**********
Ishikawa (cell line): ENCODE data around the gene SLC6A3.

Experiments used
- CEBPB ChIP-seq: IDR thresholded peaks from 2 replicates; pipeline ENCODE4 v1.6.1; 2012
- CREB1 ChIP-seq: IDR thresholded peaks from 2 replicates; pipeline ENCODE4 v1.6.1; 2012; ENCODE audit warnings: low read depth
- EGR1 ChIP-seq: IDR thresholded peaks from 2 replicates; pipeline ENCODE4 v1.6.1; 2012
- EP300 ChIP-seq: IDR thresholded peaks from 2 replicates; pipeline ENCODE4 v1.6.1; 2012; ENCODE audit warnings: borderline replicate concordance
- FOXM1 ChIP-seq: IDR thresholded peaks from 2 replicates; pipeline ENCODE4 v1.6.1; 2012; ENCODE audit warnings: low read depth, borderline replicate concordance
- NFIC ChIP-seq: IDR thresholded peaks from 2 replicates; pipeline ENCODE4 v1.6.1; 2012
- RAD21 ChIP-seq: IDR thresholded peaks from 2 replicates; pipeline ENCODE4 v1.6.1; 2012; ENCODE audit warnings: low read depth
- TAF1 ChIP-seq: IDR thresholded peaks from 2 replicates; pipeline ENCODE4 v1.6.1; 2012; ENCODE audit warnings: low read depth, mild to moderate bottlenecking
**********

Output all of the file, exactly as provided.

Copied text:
Ishikawa (cell line): ENCODE data around the gene SLC6A3.

Experiments used
- CEBPB ChIP-seq: IDR thresholded peaks from 2 replicates; pipeline ENCODE4 v1.6.1; 2012
- CREB1 ChIP-seq: IDR thresholded peaks from 2 replicates; pipeline ENCODE4 v1.6.1; 2012; ENCODE audit warnings: low read depth
- EGR1 ChIP-seq: IDR thresholded peaks from 2 replicates; pipeline ENCODE4 v1.6.1; 2012
- EP300 ChIP-seq: IDR thresholded peaks from 2 replicates; pipeline ENCODE4 v1.6.1; 2012; ENCODE audit warnings: borderline replicate concordance
- FOXM1 ChIP-seq: IDR thresholded peaks from 2 replicates; pipeline ENCODE4 v1.6.1; 2012; ENCODE audit warnings: low read depth, borderline replicate concordance
- NFIC ChIP-seq: IDR thresholded peaks from 2 replicates; pipeline ENCODE4 v1.6.1; 2012
- RAD21 ChIP-seq: IDR thresholded peaks from 2 replicates; pipeline ENCODE4 v1.6.1; 2012; ENCODE audit warnings: low read depth
- TAF1 ChIP-seq: IDR thresholded peaks from 2 replicates; pipeline ENCODE4 v1.6.1; 2012; ENCODE audit warnings: low read depth, mild to moderate bottlenecking